By Joyce Ann L. Rocamora
MANILA — The International Criminal Court (ICC) on Thursday said it has no jurisdiction on the complaint of former Foreign Affairs Secretary Albert del Rosario and former Ombudsman Conchita Carpio Morales alleging that Chinese President Xi Jinping and other Chinese officials have committed crimes against humanity over Beijing’s activities in the South China Sea.
In the report, ICC Prosecutor Fatou Bensouda said that “the crimes allegedly committed do not fall within the territorial or otherwise personal jurisdiction” of the ICC.
Del Rosario, Morales along with other Filipino fishermen in March 2019 accused Xi and some Chinese officials as accountable for crimes against humanity over China’s activities within the Philippines’ exclusive economic zone (EEZ) in the South China Sea and for depriving Filipino fishermen of food and livelihood.
The communication also alleged that China engaged in massive illegal reclamation and artificial island-building in the Spratly Islands as well as tolerated illegal and harmful fishing practices by Chinese nationals in the area, which they claimed not only violated the law of the sea but gave rise to crimes against humanity.
In its report dated December 5, Bensouda’s office pointed out that “China is not a State Party to the Rome Statute. Accordingly, the ICC lacks personal jurisdiction”.
The international court may exercise territorial jurisdiction over the alleged crimes to the extent that they were committed in Philippine territory from November 1, 2011, until March 16, 2019, or before Manila’s withdrawal from the ICC took effect on March 17.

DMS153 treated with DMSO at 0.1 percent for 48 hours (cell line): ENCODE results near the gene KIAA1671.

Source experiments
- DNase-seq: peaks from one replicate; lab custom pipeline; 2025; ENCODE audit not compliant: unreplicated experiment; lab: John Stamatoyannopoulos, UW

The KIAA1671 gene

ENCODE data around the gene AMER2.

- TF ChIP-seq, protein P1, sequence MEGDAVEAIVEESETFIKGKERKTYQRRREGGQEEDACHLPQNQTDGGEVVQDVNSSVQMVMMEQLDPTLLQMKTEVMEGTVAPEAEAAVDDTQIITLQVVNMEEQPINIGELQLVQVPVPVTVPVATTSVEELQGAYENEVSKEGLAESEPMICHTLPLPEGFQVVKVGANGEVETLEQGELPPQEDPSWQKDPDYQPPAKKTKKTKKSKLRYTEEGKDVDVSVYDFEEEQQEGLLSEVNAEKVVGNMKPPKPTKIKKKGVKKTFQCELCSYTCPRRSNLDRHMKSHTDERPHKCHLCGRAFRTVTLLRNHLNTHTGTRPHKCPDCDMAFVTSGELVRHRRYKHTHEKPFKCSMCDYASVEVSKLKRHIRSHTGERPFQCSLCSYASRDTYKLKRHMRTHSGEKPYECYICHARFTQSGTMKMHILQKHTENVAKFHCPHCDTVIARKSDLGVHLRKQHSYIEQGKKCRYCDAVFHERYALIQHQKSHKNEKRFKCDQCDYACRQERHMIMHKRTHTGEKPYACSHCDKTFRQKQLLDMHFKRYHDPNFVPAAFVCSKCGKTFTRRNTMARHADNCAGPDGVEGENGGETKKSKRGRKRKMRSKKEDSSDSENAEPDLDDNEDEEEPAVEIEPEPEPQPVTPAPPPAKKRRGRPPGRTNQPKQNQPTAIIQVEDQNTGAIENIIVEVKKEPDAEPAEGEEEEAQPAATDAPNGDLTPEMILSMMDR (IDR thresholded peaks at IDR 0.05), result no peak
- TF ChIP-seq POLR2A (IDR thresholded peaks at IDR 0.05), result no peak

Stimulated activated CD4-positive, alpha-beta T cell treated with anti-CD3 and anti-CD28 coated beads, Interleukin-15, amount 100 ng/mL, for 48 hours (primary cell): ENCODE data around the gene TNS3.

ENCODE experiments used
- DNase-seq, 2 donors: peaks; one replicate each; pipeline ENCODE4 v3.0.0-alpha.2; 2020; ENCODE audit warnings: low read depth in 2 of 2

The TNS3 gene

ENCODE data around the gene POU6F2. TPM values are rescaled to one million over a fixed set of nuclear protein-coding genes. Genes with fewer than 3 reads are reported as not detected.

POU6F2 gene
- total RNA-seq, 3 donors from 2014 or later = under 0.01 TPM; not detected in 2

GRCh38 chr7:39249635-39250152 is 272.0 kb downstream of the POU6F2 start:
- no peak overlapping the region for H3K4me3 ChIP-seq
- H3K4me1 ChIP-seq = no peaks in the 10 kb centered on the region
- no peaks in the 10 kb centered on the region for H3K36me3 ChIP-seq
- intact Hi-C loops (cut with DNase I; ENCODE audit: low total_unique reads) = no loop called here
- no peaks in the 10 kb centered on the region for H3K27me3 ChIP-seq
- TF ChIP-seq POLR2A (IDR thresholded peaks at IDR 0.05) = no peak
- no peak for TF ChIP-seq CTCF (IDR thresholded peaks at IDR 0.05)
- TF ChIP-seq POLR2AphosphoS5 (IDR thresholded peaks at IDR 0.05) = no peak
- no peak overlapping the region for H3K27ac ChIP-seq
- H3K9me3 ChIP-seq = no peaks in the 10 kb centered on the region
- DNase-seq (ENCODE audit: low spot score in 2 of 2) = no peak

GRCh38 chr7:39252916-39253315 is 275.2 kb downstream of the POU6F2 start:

However, it argued that the alleged conduct “occurred in areas that are outside of the Philippines’ territorial sea” or areas farther than 12 nautical miles from its coast, but nonetheless within areas that may be considered to fall within its declared EEZ.
“The Office has concluded that a State’s EEZ (and continental shelf) cannot be considered to comprise part of its ‘territory’ for the purpose of article 12(2)(a) of the Statute,” the ICC Prosecutor said, explaining that the “territory” referred to includes those areas under the sovereignty of the State, namely its landmass, internal waters, territorial sea, and the airspace above such areas.
Meanwhile, it pointed out that the ICC could exercise its jurisdiction if the alleged crime was committed on board vessels registered in a state party to the Rome Statute. This condition, however, is not met, given that the conducts in question were purportedly committed onboard Chinese registered vessels.
“Finally, as previously highlighted, the remaining basis for the exercise jurisdiction (active personality) under article 12(2)(b) is also not met, given the Chinese nationality of the alleged perpetrators in question,” the ICC Prosecutor said.
“Accordingly, the Office concluded that the crimes allegedly committed do not fall within the territorial or otherwise personal jurisdiction of the Court,” it added.
In a joint statement issued a day after the report’s release, del Rosario and Morales vowed to continue pursuing the case. (PNA)